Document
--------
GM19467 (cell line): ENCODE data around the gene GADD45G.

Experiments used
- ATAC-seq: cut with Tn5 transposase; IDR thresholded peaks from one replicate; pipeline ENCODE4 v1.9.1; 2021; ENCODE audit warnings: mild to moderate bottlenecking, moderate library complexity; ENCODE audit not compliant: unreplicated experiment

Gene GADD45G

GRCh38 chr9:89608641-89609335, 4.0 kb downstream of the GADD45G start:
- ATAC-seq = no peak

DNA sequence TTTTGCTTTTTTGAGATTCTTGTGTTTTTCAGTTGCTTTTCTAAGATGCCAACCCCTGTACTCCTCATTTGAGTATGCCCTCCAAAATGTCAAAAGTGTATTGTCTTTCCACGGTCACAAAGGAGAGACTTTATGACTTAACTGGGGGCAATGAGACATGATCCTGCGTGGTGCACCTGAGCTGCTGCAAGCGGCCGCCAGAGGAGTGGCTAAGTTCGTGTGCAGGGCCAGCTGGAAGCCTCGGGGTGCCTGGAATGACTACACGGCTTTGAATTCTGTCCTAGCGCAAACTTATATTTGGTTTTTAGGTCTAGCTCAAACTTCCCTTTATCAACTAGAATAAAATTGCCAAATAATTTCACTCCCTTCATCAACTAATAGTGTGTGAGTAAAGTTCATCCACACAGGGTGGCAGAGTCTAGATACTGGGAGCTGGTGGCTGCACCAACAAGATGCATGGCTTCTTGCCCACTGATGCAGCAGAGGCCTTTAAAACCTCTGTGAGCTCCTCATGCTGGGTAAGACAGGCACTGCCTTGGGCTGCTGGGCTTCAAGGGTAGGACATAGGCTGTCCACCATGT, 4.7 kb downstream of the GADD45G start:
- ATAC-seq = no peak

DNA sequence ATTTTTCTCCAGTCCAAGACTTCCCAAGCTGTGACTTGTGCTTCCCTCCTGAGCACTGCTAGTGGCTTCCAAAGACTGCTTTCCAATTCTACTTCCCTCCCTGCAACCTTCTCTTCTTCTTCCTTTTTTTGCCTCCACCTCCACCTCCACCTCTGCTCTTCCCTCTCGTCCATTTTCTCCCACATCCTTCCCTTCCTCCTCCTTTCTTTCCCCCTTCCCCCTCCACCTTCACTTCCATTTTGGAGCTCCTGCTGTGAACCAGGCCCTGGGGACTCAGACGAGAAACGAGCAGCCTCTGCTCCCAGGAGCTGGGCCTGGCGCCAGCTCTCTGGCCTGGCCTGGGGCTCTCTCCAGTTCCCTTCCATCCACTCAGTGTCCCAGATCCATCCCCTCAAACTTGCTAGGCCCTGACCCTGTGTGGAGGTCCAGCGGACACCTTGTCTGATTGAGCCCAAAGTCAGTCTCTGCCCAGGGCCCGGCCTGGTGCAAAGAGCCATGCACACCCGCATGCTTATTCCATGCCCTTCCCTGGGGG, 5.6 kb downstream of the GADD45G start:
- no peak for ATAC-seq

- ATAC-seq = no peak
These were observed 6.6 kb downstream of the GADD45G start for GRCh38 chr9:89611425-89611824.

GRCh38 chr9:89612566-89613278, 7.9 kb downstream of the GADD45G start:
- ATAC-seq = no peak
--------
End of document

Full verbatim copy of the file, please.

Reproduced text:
GM19467 (cell line): ENCODE data around the gene GADD45G.

Experiments used
- ATAC-seq: cut with Tn5 transposase; IDR thresholded peaks from one replicate; pipeline ENCODE4 v1.9.1; 2021; ENCODE audit warnings: mild to moderate bottlenecking, moderate library complexity; ENCODE audit not compliant: unreplicated experiment

Gene GADD45G

GRCh38 chr9:89608641-89609335, 4.0 kb downstream of the GADD45G start:
- ATAC-seq = no peak

DNA sequence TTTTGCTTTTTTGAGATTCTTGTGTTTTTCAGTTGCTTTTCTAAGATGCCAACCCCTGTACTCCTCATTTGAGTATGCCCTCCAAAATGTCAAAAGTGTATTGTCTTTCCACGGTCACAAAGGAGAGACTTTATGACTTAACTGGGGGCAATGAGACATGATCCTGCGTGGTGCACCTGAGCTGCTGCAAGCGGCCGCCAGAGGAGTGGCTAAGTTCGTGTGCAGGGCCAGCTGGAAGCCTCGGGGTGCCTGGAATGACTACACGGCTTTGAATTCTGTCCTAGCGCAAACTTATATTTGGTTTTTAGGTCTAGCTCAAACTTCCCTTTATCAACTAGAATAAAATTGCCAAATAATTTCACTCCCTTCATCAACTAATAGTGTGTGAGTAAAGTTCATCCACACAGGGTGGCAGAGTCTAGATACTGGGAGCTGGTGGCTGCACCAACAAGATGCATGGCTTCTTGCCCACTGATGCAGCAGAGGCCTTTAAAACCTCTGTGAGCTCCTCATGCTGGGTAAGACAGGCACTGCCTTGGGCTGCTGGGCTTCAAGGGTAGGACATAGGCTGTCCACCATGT, 4.7 kb downstream of the GADD45G start:
- ATAC-seq = no peak

DNA sequence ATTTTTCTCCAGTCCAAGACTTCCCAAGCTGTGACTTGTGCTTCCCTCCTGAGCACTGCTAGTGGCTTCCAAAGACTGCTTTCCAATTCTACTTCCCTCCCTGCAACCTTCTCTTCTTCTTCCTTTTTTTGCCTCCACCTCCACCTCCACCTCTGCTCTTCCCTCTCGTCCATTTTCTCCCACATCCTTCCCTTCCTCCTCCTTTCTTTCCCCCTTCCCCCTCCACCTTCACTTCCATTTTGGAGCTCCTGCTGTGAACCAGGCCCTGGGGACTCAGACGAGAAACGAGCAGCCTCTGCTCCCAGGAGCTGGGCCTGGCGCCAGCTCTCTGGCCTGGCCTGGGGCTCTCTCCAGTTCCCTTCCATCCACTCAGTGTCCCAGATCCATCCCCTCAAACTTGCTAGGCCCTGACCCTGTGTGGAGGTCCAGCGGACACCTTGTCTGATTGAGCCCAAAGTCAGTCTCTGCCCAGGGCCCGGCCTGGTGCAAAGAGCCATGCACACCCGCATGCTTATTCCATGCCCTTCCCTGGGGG, 5.6 kb downstream of the GADD45G start:
- no peak for ATAC-seq

- ATAC-seq = no peak
These were observed 6.6 kb downstream of the GADD45G start for GRCh38 chr9:89611425-89611824.

GRCh38 chr9:89612566-89613278, 7.9 kb downstream of the GADD45G start:
- ATAC-seq = no peak